How to ReStart Playing the Violin or Viola and Get to Your Old Level as Fast as Possible
When you just picked up the violin or viola again after a long time or you are planning to restart playing, this is the right video to watch!
In this video I will teach you how to get to your old level as fast as possible.
Perhaps you have played the violin or viola as a child or teenager and you stopped. Perhaps now you have the time and space to start playing again. Perhaps you are retired and haven’t played for decades or you just stopped for a couple of years.
You might have already picked up your violin or viola and think… What have I started? It can seem hopeless now, but you will be surprised how fast you can get back to your old level.
For the technique I teach in the video it doesn’t matter how long you haven’t played. The concept will be the same, although the exact execution will be individual. Here are the steps that work best:
1) Write down what you still can do on the violin and viola and know. Did you forget how to read notes and do you need to work on some theory too? Do you still know the basic technique of the violin or viola? Make a clear picture of where you are right now based on trying some things out and playing some things through.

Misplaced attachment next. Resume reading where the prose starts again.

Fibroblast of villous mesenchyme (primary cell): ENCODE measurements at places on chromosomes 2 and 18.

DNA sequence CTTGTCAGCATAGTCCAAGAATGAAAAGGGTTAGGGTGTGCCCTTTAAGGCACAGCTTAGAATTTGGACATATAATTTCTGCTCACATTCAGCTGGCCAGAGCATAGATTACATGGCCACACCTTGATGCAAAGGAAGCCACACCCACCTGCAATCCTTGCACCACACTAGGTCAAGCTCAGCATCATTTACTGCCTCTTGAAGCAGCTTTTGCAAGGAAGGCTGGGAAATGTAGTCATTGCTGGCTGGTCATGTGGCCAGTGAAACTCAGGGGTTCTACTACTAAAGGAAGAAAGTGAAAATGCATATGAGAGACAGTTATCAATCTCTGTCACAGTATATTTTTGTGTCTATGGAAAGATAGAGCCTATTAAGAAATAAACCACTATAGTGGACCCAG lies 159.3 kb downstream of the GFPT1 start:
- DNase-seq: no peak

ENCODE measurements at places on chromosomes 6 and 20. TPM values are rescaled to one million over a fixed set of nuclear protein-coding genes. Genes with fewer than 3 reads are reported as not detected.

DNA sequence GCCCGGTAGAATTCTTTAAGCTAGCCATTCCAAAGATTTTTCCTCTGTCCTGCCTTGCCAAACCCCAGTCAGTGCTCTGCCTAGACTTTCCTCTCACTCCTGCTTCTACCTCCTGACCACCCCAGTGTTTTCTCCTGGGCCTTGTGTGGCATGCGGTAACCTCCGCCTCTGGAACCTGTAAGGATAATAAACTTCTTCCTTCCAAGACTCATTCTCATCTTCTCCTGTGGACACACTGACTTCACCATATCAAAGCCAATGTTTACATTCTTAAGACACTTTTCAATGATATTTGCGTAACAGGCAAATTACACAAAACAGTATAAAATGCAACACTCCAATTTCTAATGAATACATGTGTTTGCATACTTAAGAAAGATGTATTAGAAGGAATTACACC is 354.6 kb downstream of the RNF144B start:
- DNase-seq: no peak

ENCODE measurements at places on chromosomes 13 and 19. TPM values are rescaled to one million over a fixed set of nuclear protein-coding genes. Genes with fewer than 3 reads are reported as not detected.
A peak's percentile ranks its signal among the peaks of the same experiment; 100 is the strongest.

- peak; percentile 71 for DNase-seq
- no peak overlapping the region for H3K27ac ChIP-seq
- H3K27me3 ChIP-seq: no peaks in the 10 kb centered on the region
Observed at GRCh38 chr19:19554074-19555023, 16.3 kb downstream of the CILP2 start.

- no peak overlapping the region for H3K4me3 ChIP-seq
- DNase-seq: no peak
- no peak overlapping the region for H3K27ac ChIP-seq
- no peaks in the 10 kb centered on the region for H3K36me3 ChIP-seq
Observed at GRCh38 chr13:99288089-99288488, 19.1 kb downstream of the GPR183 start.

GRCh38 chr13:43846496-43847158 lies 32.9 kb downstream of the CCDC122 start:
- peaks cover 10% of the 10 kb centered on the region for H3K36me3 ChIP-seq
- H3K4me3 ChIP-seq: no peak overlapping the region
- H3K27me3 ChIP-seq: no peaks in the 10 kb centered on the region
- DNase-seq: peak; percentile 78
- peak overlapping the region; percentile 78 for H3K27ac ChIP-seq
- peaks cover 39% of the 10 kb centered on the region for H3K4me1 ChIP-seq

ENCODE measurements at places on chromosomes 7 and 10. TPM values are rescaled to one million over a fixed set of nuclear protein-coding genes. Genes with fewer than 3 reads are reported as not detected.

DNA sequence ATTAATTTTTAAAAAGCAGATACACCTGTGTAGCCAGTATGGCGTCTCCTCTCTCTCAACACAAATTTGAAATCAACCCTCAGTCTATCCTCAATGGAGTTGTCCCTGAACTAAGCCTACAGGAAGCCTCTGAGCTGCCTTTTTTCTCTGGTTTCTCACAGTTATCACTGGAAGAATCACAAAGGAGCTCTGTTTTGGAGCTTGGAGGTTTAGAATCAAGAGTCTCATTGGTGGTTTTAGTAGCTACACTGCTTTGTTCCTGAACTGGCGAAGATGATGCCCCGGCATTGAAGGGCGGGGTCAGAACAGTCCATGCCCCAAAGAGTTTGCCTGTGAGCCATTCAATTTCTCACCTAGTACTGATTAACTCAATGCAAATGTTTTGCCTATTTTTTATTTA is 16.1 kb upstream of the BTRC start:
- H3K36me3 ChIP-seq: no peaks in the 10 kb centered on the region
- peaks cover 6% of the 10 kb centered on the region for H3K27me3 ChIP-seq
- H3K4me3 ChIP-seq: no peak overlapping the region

2) Make a clear picture of where you were when you stopped… This is the level you would want to get at as soon as possible, so you can continue from there.
3) Check your violin or viola set. See if there aren’t any cracks in the soundboard. Check if the soundpost and the bridge are still standing up straight. Check if there is enough hair on your bow. Of course you can visit a violin shop to have an expert check this and perhaps do some maintenance or repairs for you.
4) Do the maintenance that you have to do anyway. When you haven’t played for some years or longer, these are the things you probably have to do: your bow needs a rehair, you need to soap your pegs (click here for a tutorial video), you need to replace your strings (click here for a tutorial video) and get yourself a new piece of rosin (buy here).
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5) Take one or more private lessons to get you started quickly.